Primaries are the state elections that determine how the state's delegations to Republican and Democratic national conventions will vote. In some states, the delegation is bound by the results of the primary; in others, the primary results serve only as a statement of preference to the state delegations. Primaries are held in the late winter/early spring preceding the November general elections.
In a closed primary, only registered party members are allowed to vote in party's primary.
In an open primary, voters need not be a registered party member to vote in a party's primary. They decide on Election Day in which primary to participate.
In blanket primaries, voters are not restricted to participating in only one party's primary. All ballots list candidates from all of the parties and voters may vote for individuals from different parties. For example, a voter may vote for a Republican to represent the Republican Party in the race for the United States Senate while voting for a Democrat to represent the Democratic Party in Governor's race.
In 2000, the United States Supreme Court ruled that blanket primaries undermined the integrity of the parties' nominating processes and violated their Constitutionally protected right to freedom of association.
No. Some states hold caucuses throughout the state—a series of meetings in which local party members debate and then vote on which candidate their delegates to the national nominating convention will support.
Yes. The federal and state governments impose a range of regulations governing the election process such as ballot registration requirements. Perhaps most importantly, in 1974, the federal government passed the Federal Election Campaign Act regulating campaign finance.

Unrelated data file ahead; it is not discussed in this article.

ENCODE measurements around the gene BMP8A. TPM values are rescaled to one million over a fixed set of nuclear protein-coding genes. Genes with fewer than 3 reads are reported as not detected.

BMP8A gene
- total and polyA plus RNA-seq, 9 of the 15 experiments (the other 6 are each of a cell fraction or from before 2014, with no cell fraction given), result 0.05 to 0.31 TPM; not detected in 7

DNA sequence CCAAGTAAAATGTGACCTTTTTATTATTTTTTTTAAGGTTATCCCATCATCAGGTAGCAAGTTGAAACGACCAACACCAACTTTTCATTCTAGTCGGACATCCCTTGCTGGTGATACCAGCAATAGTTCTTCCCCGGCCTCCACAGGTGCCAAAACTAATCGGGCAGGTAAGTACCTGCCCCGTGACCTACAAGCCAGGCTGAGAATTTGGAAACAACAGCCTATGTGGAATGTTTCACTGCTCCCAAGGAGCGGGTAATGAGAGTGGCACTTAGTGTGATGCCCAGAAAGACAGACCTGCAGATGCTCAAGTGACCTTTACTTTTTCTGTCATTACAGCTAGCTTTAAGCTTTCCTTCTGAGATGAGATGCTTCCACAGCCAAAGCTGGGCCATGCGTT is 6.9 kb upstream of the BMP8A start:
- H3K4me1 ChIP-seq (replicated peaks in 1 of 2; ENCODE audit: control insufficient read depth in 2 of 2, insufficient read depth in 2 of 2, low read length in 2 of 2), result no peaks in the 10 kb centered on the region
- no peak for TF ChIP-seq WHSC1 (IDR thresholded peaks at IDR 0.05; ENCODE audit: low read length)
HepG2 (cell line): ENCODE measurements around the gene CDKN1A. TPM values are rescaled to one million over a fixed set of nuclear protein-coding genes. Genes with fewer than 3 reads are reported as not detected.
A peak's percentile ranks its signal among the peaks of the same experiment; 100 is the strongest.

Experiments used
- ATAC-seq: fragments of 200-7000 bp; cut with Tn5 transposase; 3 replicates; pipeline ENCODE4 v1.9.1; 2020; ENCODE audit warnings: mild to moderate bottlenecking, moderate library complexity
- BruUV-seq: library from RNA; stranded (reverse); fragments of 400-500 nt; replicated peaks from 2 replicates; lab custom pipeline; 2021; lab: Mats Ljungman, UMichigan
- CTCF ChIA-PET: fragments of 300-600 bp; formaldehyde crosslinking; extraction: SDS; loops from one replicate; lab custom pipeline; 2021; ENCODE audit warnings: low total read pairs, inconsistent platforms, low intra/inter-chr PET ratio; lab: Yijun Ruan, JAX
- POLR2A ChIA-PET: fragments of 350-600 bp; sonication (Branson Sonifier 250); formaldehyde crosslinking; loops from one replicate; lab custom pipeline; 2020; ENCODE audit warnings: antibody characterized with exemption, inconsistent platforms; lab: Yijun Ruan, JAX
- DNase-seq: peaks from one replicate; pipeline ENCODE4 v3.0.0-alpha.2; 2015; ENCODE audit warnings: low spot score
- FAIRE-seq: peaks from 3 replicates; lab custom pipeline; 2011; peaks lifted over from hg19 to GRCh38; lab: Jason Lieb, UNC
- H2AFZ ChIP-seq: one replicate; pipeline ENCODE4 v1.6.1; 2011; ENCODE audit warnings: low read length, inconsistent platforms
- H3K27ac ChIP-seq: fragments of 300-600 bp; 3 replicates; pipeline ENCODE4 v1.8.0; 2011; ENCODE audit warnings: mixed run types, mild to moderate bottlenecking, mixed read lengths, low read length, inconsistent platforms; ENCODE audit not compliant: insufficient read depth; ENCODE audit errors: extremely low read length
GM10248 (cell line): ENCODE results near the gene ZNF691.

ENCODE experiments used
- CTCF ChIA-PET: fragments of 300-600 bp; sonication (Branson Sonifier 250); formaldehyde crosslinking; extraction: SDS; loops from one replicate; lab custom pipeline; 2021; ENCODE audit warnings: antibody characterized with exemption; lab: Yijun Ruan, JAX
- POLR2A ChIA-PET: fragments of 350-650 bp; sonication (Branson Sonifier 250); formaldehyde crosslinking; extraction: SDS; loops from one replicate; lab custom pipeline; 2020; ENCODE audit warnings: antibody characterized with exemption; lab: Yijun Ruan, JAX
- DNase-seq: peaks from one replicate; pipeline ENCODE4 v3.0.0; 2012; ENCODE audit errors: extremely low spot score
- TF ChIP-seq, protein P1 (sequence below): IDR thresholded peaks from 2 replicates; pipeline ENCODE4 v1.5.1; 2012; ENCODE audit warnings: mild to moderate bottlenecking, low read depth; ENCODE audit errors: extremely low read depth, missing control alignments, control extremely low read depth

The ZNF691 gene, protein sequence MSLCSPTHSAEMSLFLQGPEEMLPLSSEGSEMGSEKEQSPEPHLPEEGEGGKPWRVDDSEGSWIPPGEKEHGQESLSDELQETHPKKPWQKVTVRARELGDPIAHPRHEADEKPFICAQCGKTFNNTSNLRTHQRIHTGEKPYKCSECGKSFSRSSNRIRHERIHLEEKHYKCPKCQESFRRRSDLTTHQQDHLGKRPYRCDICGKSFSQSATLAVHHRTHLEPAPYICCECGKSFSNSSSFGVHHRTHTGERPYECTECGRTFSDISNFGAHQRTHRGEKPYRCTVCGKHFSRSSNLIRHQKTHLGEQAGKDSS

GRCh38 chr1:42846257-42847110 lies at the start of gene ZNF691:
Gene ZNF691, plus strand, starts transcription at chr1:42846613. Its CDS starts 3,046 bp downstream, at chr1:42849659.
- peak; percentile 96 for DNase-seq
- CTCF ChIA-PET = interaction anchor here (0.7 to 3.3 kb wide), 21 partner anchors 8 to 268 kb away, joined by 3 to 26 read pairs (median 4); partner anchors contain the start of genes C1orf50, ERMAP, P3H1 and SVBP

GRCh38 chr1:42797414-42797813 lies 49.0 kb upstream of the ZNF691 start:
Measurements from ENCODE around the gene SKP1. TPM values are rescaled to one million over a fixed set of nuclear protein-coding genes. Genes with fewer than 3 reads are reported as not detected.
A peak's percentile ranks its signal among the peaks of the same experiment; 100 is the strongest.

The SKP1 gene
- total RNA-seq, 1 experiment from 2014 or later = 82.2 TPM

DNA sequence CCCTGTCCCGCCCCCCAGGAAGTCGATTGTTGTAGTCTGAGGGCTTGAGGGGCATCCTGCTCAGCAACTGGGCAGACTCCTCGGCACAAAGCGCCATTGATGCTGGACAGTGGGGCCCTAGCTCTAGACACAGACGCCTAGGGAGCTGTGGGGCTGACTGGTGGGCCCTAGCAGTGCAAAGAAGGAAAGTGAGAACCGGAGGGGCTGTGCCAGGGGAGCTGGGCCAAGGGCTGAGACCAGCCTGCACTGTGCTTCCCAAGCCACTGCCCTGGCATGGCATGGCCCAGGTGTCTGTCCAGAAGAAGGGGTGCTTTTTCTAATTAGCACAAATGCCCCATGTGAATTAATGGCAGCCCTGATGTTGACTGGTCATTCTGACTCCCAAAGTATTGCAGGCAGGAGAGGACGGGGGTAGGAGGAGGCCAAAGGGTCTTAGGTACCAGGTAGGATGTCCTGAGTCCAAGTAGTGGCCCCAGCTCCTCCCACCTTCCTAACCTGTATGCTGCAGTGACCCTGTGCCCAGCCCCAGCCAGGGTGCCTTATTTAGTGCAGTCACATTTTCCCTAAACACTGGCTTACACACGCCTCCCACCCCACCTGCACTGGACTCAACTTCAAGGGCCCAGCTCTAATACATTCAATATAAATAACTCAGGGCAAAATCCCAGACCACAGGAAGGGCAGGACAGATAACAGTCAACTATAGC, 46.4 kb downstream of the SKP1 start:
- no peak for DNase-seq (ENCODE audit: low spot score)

Passed in 1971 and amended in 1974, this law placed limits on campaign spending, established elaborate reporting requirements for campaign donations, and created the Federal Election Commission to monitor these requirements. Under this law, presidential candidates may receive federal funding if they demonstrate a broad base of public support. For the 2008 presidential election, they could meet this requirement by raising $5000 in each of 20 states through contributions under $250. If a candidate accepts public money, he or she is required to limit all spending to an amount set by the federal government. In 2008, that limit was $84.1 million. For 2008, the law also set a $2300 limit on all individual contributions to candidates and a $28,500 limit on contributions to national parties. The act also set fundraising and spending requirements for Political Action Committees.
PACs are private organizations formed to raise and spend money on behalf of political causes. Business and professional associations, union members, and interest groups such as gun owners and environmental activists are among those who have formed PACs. The Federal Election Commission sets limits on the amount an individual may contribute to a PAC (currently $5000 annually) and the amount a PAC may contribute to a candidate (currently $5000 annually) or a political party (currently $15,000 annually). However, the Supreme Court ruled in 1976 that PACs may spend unlimited amounts indirectly on a campaign; that is, on promotional efforts that are not orchestrated by the candidates' campaign committees.